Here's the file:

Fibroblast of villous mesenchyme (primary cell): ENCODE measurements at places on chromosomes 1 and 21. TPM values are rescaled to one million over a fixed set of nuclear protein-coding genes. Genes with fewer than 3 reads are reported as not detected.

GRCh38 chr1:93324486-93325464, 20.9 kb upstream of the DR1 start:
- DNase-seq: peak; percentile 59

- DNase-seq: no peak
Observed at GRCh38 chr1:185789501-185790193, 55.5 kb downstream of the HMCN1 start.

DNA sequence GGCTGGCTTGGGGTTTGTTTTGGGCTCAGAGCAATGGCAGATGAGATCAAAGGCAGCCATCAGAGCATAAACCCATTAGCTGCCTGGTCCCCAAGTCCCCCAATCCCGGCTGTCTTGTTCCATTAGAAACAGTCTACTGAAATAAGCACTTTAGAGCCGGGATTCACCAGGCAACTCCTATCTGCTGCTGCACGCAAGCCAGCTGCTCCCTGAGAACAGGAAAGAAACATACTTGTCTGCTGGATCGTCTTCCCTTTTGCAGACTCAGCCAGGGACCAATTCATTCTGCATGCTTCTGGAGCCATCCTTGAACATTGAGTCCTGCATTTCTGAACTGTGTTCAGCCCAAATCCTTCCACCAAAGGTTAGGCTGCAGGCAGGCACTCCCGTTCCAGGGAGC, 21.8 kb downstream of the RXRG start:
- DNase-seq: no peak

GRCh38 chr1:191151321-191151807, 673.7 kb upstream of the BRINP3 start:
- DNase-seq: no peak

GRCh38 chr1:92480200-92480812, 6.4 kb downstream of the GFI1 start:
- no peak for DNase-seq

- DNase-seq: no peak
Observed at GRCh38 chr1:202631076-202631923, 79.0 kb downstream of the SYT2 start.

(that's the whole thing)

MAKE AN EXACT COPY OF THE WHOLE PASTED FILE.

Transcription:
Fibroblast of villous mesenchyme (primary cell): ENCODE measurements at places on chromosomes 1 and 21. TPM values are rescaled to one million over a fixed set of nuclear protein-coding genes. Genes with fewer than 3 reads are reported as not detected.

GRCh38 chr1:93324486-93325464, 20.9 kb upstream of the DR1 start:
- DNase-seq: peak; percentile 59

- DNase-seq: no peak
Observed at GRCh38 chr1:185789501-185790193, 55.5 kb downstream of the HMCN1 start.

DNA sequence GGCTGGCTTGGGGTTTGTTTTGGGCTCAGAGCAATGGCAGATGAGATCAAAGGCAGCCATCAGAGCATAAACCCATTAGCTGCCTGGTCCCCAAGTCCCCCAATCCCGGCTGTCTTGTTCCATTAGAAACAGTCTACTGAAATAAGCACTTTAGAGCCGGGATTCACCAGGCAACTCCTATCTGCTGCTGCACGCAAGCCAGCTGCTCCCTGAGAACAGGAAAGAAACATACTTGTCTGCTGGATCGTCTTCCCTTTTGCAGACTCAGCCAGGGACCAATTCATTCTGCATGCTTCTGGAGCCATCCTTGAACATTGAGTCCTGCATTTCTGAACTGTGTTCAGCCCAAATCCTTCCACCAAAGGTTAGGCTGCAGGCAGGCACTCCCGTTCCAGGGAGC, 21.8 kb downstream of the RXRG start:
- DNase-seq: no peak

GRCh38 chr1:191151321-191151807, 673.7 kb upstream of the BRINP3 start:
- DNase-seq: no peak

GRCh38 chr1:92480200-92480812, 6.4 kb downstream of the GFI1 start:
- no peak for DNase-seq

- DNase-seq: no peak
Observed at GRCh38 chr1:202631076-202631923, 79.0 kb downstream of the SYT2 start.